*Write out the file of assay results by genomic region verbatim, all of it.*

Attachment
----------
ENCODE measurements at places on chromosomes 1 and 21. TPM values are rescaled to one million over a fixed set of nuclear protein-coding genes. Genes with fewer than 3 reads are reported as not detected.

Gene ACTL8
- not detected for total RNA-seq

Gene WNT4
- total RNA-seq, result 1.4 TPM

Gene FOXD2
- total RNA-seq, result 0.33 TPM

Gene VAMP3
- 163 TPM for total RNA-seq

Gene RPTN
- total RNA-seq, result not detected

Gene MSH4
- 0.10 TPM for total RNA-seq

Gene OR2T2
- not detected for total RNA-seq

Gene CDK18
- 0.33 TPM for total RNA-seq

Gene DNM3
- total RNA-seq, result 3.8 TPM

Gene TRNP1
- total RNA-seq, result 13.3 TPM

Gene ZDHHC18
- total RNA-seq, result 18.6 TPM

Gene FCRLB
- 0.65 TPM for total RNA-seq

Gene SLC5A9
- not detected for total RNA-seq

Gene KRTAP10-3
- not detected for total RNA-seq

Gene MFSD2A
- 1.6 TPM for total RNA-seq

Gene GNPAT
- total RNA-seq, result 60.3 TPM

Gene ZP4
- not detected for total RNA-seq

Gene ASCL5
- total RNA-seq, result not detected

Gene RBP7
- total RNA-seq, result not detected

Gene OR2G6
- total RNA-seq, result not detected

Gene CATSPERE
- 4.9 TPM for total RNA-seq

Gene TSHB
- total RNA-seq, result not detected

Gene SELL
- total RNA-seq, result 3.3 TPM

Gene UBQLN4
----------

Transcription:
ENCODE measurements at places on chromosomes 1 and 21. TPM values are rescaled to one million over a fixed set of nuclear protein-coding genes. Genes with fewer than 3 reads are reported as not detected.

Gene ACTL8
- not detected for total RNA-seq

Gene WNT4
- total RNA-seq, result 1.4 TPM

Gene FOXD2
- total RNA-seq, result 0.33 TPM

Gene VAMP3
- 163 TPM for total RNA-seq

Gene RPTN
- total RNA-seq, result not detected

Gene MSH4
- 0.10 TPM for total RNA-seq

Gene OR2T2
- not detected for total RNA-seq

Gene CDK18
- 0.33 TPM for total RNA-seq

Gene DNM3
- total RNA-seq, result 3.8 TPM

Gene TRNP1
- total RNA-seq, result 13.3 TPM

Gene ZDHHC18
- total RNA-seq, result 18.6 TPM

Gene FCRLB
- 0.65 TPM for total RNA-seq

Gene SLC5A9
- not detected for total RNA-seq

Gene KRTAP10-3
- not detected for total RNA-seq

Gene MFSD2A
- 1.6 TPM for total RNA-seq

Gene GNPAT
- total RNA-seq, result 60.3 TPM

Gene ZP4
- not detected for total RNA-seq

Gene ASCL5
- total RNA-seq, result not detected

Gene RBP7
- total RNA-seq, result not detected

Gene OR2G6
- total RNA-seq, result not detected

Gene CATSPERE
- 4.9 TPM for total RNA-seq

Gene TSHB
- total RNA-seq, result not detected

Gene SELL
- total RNA-seq, result 3.3 TPM

Gene UBQLN4